The three US armed services and worldwide militaries flying the single-engine F-35 all made the decision Thursday to temporarily halt flights while investigators conduct a fleetwide inspection for a faulty part-a fuel tube within the engine-according to Joe Dellavedova, a spokesman for the F-35 Joint Program Office.
Inspections are to be carried out on faulty fuel tubes. Dan Sullivan, R-Alaska, raised questions on the troubles still facing the F-35 program and its readiness rate of about 65 percent.
The decision involves a potentially bad fuel tube and affects more than 250 USA -owned jets, as well as almost 100 that belong to other nations including Britain.
The programme is expected to last several decades and global sales are projected to be 3,000. The program is estimated to have a lifetime cost of over $1.5 trillion.
The stand down affects more than 200 jets while an "inspection of a fuel tube" in F-35 engines takes place, according to a Pentagon spokesman.
"If suspect fuel tubes are installed, the part will be removed and replaced", the Pentagon said in a statement.
The Italian Air Force has already completed its inspections and, as it did not find the faulty part, is back to normal flight operations, according to two sources.
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The aircraft, which uses stealth technology to reduce its visibility to radar, comes in three variants.
The action to perform the inspection is driven from initial data from the ongoing investigation of the F-35B that crashed in the vicinity of Beaufort, South Carolina on 28 September. The pilot ejected safely.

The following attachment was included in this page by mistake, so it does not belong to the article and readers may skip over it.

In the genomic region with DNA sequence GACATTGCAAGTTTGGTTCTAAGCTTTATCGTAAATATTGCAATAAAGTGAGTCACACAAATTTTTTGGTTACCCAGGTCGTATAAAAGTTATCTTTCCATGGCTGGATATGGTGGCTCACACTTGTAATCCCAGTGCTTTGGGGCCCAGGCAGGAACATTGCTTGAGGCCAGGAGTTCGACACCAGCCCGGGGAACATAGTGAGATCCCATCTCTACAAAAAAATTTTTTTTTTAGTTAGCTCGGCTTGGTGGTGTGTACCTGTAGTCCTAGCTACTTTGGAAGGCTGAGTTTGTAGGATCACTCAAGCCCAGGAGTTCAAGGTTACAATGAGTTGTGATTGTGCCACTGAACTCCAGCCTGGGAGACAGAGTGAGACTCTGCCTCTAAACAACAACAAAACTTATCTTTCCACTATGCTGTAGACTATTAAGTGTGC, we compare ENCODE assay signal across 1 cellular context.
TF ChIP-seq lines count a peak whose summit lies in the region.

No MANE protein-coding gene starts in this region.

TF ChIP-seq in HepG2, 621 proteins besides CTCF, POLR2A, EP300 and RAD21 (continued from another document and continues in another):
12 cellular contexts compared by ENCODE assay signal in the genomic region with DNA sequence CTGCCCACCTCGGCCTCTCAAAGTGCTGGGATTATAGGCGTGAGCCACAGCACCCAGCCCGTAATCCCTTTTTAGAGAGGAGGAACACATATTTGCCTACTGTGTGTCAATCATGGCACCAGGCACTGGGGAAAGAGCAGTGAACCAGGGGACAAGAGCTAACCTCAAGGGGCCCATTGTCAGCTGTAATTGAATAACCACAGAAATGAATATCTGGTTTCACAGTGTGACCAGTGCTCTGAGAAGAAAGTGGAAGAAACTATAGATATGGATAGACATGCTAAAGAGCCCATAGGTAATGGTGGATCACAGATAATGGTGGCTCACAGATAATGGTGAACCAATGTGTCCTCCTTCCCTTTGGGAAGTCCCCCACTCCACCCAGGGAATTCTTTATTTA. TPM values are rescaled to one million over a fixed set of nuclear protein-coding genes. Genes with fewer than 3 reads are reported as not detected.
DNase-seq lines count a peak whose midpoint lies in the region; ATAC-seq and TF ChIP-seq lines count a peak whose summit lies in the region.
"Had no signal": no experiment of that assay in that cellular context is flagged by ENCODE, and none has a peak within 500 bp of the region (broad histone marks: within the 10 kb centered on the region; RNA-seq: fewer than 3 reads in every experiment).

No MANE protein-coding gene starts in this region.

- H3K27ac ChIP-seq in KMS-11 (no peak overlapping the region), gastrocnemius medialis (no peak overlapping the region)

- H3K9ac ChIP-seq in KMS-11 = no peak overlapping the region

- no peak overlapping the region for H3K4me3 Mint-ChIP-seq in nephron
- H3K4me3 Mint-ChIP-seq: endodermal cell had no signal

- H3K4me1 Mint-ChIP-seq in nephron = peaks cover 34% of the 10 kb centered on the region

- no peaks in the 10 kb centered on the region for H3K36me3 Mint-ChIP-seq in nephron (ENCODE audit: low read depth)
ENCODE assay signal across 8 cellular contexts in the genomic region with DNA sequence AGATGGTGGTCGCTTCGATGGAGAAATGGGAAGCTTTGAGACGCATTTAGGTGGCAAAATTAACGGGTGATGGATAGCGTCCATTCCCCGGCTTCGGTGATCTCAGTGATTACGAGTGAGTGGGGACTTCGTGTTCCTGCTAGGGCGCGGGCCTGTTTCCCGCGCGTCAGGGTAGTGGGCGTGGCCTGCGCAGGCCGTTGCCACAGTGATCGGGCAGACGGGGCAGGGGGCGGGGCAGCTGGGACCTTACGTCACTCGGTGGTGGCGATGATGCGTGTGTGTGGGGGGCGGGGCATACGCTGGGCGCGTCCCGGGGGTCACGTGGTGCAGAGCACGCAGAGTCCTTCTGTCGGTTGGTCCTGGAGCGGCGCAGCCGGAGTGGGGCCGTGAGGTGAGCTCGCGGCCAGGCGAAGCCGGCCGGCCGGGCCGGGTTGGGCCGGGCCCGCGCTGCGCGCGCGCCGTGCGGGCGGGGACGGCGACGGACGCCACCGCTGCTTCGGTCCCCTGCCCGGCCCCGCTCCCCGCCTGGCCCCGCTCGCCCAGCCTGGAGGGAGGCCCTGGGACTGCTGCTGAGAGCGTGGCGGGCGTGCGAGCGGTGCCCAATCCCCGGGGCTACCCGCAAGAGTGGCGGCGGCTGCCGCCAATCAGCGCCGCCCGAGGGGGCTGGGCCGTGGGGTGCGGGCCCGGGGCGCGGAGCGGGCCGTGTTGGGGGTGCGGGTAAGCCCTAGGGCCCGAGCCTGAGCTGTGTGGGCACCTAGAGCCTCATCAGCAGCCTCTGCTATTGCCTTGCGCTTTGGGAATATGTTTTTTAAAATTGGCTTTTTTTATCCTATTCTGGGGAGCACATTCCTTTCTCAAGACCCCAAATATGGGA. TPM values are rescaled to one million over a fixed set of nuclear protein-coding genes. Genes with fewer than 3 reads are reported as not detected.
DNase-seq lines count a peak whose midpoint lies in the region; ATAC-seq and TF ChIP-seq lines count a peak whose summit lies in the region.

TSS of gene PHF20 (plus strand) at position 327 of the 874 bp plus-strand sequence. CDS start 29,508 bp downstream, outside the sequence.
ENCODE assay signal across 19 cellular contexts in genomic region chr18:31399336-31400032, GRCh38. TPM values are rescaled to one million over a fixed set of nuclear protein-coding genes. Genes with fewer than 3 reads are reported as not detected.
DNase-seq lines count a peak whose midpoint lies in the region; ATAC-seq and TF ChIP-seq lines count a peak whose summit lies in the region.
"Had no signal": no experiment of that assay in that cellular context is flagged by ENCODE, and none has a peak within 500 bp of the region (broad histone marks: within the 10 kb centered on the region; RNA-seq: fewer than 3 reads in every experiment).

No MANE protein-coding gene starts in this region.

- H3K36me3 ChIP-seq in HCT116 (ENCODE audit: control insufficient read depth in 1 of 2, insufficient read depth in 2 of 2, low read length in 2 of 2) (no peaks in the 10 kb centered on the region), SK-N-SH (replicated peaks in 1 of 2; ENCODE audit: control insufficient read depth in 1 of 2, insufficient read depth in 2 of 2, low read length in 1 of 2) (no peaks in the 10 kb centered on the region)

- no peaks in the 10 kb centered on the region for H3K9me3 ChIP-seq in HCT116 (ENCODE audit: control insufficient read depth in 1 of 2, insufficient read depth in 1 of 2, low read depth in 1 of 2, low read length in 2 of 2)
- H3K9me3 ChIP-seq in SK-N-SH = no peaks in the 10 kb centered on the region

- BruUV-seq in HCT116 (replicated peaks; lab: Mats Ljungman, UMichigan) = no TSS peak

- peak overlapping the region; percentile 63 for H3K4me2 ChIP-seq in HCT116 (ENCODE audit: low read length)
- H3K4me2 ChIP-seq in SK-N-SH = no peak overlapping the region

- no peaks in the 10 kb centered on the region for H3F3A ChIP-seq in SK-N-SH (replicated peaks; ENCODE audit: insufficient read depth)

The Ministry of Defence in London said the United Kingdom had made a decision to "pause some F-35 flying as a precautionary measure while we consider the findings of an ongoing enquiry".
Inspections are expected to be completed within the next two days, the statement said, and a defense official told CNN some aircraft have already been returned to flight status.
The F-35 programme has been hit by numerous delays, cost overruns and setbacks, including a mysterious engine fire in 2014 that also led to commanders temporarily grounding the aircraft.
The issue as described by the JPO indicates the issue is believed to come from a subcontractor who supplied the fuel tubes for engine manufacturer Pratt & Whitney. If the aircraft has those, they will be replaced. The U.S. Marine Corps, Air Force, and Navy have hundreds of F-35s, both flying in the continental United States and deployed overseas, while the United Kingdom, Italy, the Netherlands, Turkey, Australia, Norway, Israel, Japan, and South Korea have smaller fleets.